Replacement Windows

December 3, 2005 Sustainability, Technology, Window Replacement Comments (0) 2035

Heating bills going up? You need replacement windows – save up to $200 per year with $20,000 in new plastic windows – guaranteed for up to 10 years!

I suppose “Truth in advertising” is as oxymoronic as “sport utility.” Fact is that replacement windows are the most successful home improvement marketing scheme of the 21st century. More buildings have had their windows replaced in the last five years than ever – not because more buildings NEEDED their windows replaced – it is simply super successful marketing, the kind that crawls under your skin and populates your dreams and becomes entirely reflexive.

As soon as you think about making any improvements to your house, you think about replacing the windows. You don’t think “whether,” you think “how.” That’s hot marketing. It has become an instinctive response. People ask me about which replacement windows to get. I always say what is wrong with your windows? Probably nothing.

Replacing your windows is almost always trading down, ditching functional, repairable old-growth high-density wood windows for new vinyl windows that can’t be fixed. Like so much else in contemporary society, if they break you just throw them out and get new ones. I have old windows. One broke one day, I popped out the stops, disconnected the sash cords and got a new piece of glass for $1.60 at the hardware store. Points, putty. in. Took less than an hour.

What about saving energy? This is silly on several counts.


Once you insulate your roof, you have saved 80% of all the energy savings that are possible. The oldest, leakiest, brokenest windows on the block can’t account for more than 10% of energy costs.

On top of that, most replacement windows are squeezed into the existing frames and rough openings – where almost all of the energy loss happens! In fact, putting super-tight windows into an old frame will push MORE air out of the rough opening. Try caulking the exterior of your window frames – that is where it happens. Reglazing, painting and weatherstripping saves more energy than new double-glazed windows.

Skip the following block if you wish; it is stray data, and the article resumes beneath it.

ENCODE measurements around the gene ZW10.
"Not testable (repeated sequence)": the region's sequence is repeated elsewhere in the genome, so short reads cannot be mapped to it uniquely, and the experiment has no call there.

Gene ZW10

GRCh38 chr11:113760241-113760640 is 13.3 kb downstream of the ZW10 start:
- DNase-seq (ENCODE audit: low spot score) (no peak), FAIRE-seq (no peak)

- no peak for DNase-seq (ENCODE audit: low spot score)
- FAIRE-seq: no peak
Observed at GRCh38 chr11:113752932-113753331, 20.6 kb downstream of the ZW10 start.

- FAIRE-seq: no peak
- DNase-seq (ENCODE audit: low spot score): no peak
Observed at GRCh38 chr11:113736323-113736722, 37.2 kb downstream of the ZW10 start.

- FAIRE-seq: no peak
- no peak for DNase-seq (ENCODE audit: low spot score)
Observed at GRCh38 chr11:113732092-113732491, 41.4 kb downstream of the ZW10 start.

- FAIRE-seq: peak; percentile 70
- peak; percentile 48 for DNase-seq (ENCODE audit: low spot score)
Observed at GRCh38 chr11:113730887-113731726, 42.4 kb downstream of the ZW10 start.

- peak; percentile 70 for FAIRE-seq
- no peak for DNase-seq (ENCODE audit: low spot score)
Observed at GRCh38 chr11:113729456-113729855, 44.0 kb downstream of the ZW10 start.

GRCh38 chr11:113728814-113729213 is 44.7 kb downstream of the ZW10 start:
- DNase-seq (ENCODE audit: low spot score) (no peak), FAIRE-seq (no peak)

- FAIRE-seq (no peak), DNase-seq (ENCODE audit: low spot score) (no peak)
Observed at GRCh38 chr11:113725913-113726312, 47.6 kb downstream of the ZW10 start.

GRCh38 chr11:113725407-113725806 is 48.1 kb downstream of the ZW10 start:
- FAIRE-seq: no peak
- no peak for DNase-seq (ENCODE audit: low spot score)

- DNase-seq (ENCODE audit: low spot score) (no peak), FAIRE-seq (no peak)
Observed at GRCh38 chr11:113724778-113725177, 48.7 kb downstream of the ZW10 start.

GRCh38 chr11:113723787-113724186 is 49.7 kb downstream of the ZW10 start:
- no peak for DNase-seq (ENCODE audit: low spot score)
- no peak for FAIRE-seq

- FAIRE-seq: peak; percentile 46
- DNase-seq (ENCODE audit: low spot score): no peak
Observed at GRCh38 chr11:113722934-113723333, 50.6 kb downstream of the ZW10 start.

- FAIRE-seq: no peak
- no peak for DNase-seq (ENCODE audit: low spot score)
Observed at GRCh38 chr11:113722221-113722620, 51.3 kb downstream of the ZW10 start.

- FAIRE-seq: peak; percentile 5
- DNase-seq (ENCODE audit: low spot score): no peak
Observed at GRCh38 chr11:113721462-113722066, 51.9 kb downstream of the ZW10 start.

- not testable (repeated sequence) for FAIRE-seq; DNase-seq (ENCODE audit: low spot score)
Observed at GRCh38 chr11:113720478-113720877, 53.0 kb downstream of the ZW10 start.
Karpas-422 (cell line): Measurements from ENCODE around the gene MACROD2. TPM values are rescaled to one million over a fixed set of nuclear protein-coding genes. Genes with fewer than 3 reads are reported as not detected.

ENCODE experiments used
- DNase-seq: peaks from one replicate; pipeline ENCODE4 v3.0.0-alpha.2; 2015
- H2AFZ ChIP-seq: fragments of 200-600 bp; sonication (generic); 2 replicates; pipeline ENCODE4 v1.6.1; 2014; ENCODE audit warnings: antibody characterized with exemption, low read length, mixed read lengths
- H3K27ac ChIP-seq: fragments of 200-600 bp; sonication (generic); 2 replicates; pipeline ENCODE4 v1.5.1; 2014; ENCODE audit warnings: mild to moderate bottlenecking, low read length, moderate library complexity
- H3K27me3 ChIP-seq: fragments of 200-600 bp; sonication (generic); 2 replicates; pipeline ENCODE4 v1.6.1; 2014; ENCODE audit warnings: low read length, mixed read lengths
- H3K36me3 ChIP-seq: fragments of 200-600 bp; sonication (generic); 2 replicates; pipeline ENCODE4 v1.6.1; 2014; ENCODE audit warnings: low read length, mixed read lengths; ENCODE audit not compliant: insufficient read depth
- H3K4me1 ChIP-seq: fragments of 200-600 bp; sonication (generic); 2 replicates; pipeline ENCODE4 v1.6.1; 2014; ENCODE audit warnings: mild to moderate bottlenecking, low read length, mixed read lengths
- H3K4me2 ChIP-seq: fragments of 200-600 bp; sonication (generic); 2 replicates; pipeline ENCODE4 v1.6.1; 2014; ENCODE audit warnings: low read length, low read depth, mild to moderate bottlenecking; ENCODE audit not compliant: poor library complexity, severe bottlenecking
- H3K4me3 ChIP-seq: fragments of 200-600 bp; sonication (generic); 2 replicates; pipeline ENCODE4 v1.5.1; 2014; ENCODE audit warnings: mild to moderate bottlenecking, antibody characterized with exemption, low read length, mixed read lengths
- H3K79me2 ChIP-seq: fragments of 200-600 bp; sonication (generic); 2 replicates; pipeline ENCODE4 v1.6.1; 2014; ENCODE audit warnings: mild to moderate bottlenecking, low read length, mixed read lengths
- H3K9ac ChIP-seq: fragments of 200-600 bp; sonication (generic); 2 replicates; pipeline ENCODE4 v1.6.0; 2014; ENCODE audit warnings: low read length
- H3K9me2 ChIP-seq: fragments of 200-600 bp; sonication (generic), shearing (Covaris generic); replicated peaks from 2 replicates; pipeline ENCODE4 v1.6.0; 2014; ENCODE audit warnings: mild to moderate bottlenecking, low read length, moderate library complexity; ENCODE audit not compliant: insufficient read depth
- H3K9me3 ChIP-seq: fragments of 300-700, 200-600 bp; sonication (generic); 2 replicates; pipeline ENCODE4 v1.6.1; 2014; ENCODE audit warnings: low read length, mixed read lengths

Third, the miracles of double-glazing are not new – Victorian homes had storm windows – the original double glazing. Often more effective, too, since they covered the whole frame and not just the sash. There is this myth that energy was cheap in the 19th century. It wasn’t. Energy was cheap in the middle of the 20th century – those are the buildings that were sloppy when it came to energy. Victorians were much more concerned about “drafts” than us (they were deadly back then) and made their buildings accordingly.

Fourth, if we cared about saving energy we wouldn’t take up so much space. The average American has three times the interior square footage they did 50 years ago, so even if you turned every window into a wall, you would still use more energy because you have more space.

Now, you might want (or, if the marketing has worked its magic – “need”) new windows because they will function better – old windows are sticky. My sister just bought an 80-year old Berwyn bungalow. I went around and opened and closed all the windows easily. They even had their original sash cords. If one had been sticky – like mine were in my house, I would have used the 7 cent solution – rub some candle wax on the jambs, perhaps a drop of oil on the pulleys if the sash cords had been replaced with chains.